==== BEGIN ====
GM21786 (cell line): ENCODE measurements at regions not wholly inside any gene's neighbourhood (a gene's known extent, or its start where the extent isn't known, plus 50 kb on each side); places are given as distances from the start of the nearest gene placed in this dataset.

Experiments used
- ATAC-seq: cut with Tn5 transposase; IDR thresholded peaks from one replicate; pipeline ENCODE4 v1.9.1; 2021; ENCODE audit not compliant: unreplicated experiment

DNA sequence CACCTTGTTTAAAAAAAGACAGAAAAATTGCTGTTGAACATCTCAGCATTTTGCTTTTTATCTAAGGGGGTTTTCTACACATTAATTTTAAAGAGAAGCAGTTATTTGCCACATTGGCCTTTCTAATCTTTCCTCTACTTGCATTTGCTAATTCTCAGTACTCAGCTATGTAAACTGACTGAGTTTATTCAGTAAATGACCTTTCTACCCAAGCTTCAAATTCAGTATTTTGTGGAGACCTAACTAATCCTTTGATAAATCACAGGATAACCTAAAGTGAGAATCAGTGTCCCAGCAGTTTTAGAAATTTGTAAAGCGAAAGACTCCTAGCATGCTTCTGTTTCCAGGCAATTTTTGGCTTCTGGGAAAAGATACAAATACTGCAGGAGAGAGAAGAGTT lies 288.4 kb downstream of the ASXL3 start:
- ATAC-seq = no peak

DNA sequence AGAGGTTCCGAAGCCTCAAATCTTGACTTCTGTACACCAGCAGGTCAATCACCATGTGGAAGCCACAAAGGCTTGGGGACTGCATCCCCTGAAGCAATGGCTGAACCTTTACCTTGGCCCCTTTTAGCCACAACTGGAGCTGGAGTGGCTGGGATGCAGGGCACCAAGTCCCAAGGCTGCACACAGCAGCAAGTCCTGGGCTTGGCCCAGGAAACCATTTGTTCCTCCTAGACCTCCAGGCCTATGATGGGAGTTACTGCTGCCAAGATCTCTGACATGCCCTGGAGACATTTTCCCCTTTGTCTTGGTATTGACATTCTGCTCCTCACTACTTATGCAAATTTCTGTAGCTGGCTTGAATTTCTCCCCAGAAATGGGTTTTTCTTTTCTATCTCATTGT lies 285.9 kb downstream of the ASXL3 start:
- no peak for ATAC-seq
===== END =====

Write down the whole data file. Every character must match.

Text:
GM21786 (cell line): ENCODE measurements at regions not wholly inside any gene's neighbourhood (a gene's known extent, or its start where the extent isn't known, plus 50 kb on each side); places are given as distances from the start of the nearest gene placed in this dataset.

Experiments used
- ATAC-seq: cut with Tn5 transposase; IDR thresholded peaks from one replicate; pipeline ENCODE4 v1.9.1; 2021; ENCODE audit not compliant: unreplicated experiment

DNA sequence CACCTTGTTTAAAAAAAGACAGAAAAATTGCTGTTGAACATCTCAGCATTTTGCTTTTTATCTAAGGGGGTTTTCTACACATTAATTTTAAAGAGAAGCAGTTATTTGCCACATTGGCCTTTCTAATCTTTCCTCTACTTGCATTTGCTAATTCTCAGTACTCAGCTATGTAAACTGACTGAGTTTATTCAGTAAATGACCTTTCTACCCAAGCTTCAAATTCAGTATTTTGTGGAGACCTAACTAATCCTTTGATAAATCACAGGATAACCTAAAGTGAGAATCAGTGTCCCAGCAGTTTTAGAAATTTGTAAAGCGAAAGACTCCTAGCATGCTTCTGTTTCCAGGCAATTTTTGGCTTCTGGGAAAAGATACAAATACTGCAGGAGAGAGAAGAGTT lies 288.4 kb downstream of the ASXL3 start:
- ATAC-seq = no peak

DNA sequence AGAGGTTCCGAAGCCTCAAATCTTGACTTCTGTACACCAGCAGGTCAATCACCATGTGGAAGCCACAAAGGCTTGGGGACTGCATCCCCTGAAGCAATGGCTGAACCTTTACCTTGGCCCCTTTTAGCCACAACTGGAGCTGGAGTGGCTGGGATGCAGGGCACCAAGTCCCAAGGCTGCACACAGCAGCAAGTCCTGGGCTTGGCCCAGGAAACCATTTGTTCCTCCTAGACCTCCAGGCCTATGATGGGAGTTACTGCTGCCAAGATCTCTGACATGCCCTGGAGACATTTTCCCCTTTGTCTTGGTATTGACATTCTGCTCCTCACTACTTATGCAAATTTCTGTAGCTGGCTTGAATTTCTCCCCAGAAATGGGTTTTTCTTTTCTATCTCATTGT lies 285.9 kb downstream of the ASXL3 start:
- no peak for ATAC-seq